wogma rating: Watch if you have nothing better to do (?)
RGV dons new avatar. He’s now moved on to comedies. Ok, not 100% comedies because there are 2 strong serious scenes which put a plug on the most natural sounding laughter track playing in the audienceRead more
NOT A REVIEW - Just getting all set to be scared and to question my beliefs...
I have not been a huge fan of horror movies. I can't handle the creeps given by a spooky background score, along with a camera following the character, to imply someone's following the said character. The tension gets too much. Over time though, I have grown some nerves and have come to handle gore, and remind myself that the characters are not going to jump out of the screen. Nevertheless, what the director Ram Gopal Varma says about Phoonk in his interview with Baradwaj Rangan, comes as a relief -
The interesting part for me is that it’s beyond a horror film, beyond the “scary” genre. It is very scary, because of the backdrop itself, but the more interesting part – which I think is novel in such a film – is that I’m hoping it will create a debate among both believers and non-believers.
Wow! The motivation is really intriguing. Any movie that bases its plot on a theological, philosophical or psychological debate is not only commendable in the current realm of Hindi cinema, but also can be extremely fascinating in absolute terms. The official site goes on to say -
"Phoonk" is the story of a confirmed atheist whose belief systems are shaken up when his loved ones are subjected to unspeakable horrors by forces whose very existence his rational mind refuses to accept. It is also the story of a fanatical devotee who is forced to turn her back on God in the face of traumatic experiences.
And on his blog -
In "Phoonk" I attempted to use the above aspects of human psychology to accentuate fear. I went to the extent of attempting to make people feel not safe even with idols of Gods around.
My beliefs lie somewhere in between. So, it will be very interesting to see how I react to the movie, and whether I'm able to identify with either of them.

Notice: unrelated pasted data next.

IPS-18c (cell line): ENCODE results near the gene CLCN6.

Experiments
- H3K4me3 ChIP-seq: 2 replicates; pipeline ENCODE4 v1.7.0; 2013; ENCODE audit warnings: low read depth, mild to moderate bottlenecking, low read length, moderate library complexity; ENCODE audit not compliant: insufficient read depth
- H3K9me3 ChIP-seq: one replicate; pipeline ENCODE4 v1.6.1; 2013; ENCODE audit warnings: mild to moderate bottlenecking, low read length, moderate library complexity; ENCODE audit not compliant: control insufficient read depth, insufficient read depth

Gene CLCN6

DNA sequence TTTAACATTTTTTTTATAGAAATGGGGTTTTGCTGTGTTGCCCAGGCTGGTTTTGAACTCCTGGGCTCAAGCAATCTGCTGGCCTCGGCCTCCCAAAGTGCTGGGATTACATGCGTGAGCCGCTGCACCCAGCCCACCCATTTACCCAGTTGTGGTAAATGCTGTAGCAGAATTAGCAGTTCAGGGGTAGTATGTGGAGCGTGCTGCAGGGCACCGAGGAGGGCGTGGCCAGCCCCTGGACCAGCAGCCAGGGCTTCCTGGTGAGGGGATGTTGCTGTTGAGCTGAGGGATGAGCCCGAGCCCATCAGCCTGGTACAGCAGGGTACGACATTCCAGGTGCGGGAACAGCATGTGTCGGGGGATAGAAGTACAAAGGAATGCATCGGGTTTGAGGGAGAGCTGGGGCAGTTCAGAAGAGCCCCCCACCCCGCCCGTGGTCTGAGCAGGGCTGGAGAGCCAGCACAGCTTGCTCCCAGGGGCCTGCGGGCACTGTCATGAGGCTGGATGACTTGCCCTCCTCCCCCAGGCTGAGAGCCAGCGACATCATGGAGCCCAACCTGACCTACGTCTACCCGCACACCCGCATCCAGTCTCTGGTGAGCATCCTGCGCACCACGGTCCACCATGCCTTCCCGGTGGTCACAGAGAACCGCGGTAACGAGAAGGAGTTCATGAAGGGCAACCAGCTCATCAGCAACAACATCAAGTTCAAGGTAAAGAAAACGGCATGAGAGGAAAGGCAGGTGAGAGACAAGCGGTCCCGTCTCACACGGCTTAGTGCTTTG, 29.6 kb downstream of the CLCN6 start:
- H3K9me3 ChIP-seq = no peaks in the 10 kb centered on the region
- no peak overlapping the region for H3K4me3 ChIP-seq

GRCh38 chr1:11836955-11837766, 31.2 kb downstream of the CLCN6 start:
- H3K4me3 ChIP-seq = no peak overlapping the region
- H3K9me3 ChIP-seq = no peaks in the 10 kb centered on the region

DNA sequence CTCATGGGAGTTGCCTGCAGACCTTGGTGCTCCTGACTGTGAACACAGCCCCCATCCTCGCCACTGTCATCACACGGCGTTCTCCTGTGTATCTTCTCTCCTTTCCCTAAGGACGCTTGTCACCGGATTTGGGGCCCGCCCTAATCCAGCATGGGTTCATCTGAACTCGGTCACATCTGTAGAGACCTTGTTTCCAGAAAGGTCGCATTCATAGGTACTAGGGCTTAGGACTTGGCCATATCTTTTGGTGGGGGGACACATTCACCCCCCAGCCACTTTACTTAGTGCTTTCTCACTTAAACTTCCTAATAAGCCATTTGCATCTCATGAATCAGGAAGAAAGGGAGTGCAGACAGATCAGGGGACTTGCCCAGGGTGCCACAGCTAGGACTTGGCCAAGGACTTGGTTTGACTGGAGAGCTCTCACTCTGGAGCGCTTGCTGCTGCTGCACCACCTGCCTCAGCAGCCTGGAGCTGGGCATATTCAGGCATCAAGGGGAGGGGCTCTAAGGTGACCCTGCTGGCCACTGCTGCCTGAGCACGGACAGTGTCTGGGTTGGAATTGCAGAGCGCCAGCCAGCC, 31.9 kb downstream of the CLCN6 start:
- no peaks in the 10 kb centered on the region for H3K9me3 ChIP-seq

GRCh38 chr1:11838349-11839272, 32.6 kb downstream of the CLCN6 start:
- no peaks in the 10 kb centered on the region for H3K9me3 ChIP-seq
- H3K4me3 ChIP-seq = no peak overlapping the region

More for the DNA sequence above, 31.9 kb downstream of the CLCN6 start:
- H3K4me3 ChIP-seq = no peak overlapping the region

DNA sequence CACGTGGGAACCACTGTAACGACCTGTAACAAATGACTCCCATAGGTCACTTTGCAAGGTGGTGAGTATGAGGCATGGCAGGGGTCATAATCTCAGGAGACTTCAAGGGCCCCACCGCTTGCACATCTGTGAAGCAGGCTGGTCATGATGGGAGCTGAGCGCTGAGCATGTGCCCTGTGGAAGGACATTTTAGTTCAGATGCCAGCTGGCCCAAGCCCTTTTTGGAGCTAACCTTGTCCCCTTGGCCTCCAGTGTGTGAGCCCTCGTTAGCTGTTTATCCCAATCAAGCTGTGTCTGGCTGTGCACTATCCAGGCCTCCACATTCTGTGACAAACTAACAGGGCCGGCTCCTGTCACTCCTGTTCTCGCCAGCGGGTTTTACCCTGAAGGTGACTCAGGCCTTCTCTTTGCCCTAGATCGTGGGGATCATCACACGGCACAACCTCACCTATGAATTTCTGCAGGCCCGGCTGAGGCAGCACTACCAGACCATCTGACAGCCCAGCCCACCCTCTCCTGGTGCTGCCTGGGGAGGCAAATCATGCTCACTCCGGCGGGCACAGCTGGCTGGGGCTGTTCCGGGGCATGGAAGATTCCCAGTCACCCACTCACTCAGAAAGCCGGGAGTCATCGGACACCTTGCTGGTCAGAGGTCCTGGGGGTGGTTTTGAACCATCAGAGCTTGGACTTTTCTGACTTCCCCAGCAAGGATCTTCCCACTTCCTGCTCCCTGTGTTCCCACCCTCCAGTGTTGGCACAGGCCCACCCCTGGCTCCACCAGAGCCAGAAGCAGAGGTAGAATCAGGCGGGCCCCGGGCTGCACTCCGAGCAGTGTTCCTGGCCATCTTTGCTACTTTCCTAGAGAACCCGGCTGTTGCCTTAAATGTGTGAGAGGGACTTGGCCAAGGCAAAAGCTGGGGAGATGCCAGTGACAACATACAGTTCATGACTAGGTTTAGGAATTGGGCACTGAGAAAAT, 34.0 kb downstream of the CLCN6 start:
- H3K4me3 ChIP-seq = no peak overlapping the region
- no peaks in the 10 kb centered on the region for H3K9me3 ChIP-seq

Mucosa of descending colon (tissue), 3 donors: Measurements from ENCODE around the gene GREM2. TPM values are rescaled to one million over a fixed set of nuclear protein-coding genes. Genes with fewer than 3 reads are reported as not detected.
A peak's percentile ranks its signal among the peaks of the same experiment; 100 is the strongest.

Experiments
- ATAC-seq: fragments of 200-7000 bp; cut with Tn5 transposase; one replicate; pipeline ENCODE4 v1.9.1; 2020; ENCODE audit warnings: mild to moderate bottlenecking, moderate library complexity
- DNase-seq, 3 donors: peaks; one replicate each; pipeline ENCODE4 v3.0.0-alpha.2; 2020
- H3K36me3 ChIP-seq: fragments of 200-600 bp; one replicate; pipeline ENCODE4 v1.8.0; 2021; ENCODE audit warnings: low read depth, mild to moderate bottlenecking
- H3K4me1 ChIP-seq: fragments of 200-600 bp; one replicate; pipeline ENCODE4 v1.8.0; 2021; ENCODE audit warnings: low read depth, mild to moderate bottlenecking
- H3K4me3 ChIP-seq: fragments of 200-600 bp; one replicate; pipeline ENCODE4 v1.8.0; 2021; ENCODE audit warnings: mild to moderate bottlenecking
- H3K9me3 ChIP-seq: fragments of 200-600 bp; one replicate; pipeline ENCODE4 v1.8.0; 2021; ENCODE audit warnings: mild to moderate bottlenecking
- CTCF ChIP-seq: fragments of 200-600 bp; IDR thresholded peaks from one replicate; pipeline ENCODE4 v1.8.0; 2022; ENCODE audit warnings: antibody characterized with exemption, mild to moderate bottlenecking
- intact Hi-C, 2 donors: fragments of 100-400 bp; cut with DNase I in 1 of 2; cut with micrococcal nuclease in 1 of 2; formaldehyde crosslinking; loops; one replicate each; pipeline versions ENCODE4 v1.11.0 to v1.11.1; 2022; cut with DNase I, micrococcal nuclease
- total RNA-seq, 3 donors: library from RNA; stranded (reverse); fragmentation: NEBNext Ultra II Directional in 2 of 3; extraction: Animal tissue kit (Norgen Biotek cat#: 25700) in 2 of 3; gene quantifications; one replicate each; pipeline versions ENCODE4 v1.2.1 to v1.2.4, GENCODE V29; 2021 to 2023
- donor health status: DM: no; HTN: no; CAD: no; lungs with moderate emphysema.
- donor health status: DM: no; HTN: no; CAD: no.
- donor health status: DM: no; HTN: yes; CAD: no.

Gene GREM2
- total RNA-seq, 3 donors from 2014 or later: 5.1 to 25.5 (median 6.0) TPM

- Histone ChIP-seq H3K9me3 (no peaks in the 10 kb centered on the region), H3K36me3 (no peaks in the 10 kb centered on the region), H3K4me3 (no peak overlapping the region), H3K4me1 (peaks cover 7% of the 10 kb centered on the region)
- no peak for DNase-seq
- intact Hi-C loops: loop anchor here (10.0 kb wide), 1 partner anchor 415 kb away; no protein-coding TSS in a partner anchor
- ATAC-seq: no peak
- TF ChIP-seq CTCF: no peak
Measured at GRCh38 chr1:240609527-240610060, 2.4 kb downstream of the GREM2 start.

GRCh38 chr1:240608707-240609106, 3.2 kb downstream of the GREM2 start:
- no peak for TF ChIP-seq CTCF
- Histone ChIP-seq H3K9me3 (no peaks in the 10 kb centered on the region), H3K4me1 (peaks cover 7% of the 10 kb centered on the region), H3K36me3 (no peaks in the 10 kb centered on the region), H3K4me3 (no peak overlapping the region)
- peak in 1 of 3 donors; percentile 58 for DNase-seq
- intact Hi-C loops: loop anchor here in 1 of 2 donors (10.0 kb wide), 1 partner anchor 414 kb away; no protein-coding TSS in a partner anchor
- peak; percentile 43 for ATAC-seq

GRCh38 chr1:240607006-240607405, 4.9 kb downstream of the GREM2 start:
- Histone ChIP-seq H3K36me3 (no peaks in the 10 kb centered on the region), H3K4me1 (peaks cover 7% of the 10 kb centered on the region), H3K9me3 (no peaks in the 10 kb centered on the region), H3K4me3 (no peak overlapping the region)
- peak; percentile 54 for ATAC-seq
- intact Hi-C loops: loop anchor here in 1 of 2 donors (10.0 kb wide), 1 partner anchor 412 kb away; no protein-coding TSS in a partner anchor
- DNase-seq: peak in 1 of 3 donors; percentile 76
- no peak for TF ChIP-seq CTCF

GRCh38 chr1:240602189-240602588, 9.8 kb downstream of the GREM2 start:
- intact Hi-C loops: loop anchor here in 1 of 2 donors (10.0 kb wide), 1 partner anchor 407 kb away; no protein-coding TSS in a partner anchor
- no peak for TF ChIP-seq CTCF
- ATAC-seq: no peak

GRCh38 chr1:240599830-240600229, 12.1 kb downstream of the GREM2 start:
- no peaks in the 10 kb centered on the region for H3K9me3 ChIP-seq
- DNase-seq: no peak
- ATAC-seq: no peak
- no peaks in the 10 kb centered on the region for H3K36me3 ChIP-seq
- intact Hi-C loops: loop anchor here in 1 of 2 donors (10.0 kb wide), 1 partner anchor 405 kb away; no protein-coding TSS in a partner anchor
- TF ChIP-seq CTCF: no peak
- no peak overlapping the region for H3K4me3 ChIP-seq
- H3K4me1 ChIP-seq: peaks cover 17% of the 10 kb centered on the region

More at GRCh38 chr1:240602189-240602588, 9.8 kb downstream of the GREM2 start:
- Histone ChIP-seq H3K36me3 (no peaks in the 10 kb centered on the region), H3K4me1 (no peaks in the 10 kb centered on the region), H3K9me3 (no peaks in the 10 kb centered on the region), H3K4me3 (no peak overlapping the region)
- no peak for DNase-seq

Meanwhile, can't stop laughing at this one on RGV's blog
Comment: I think watching Aag will be scarier than Phoonk. RGV's Ans: Let’s make a deal. If you shut up about Aag, I swear on your mother that I won’t make another Aag.
Really? I mean, really, really!?
- meeta, a part of the audience
So, Ram Gopal Varma wanted to scare and make us question our beliefs. Well neither happened. What did happen though was discovery of RGV, the deliverer of a 1000 laughs. Ok, we are fair around here - about 700 hundred of those cackles came in the first half. The rest were interspersed between a couple very strong scenes post-interval.
Just in case you haven’t guessed yet, there’s nothing remotely scary about Phoonk. Unless of course, ogling crows, out-of-focus soft toys and wooden artifacts getting predictably into the limelight give you jitters. Then there’s the heavily made-up Ashwini Kalsekar who has a fetish for charcoaled eyes. Unfortunately, even the 45 degree tilt in her head doesn’t manage to evoke the fear factor. The spooky background music might have succeeded in some kind of horror, had it been used a little less than the entire 120 minute run-time.
The entire duration is also a mechanical collage of one event following the other. The individual scenes too are a collection of random shots cut and pasted together. Had there been even an average amount of flow, maybe the plot and sub-plots thereof would have been coherent enough to touch my belief system.
Yeah too many ifs and buts. But it was possible. Because, being a non-superstitious person, I had completely surrendered myself to a movie about black magic. Without such submission there was no hope of enjoying this one. But, that didn’t work either.
Baby Ahsaas’ act though, is really moving. She has very clearly exhausted herself in exhibiting what her character went through, and done really well too. My heart went out as much to her character as to the child artiste herself. On humanitarian grounds, is it really fair to have a 10-11 year old child go through the enactment of such torture? It’s the same question I had when I saw The Sixth Sense.
It’s truly not the question of whether or not one believes in the premise of black magic. It’s how believably it’s put forth. Such an issue should have ideally made me think of how I’d react if something like this happened in my family. But, as audience I’m kept at such a distance from the procedures that it’s almost as if the makers don’t want to get me involved. Employing the standard techniques used for the horror genre neither terrified me nor made me think about the topic at hand.
* * *
Ps. Yay! I actually managed this one without mentioning Aag. Damn it! No…failed yet again…
- meeta, a part of the audience
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A family finds itself the target of a black magic practitioner.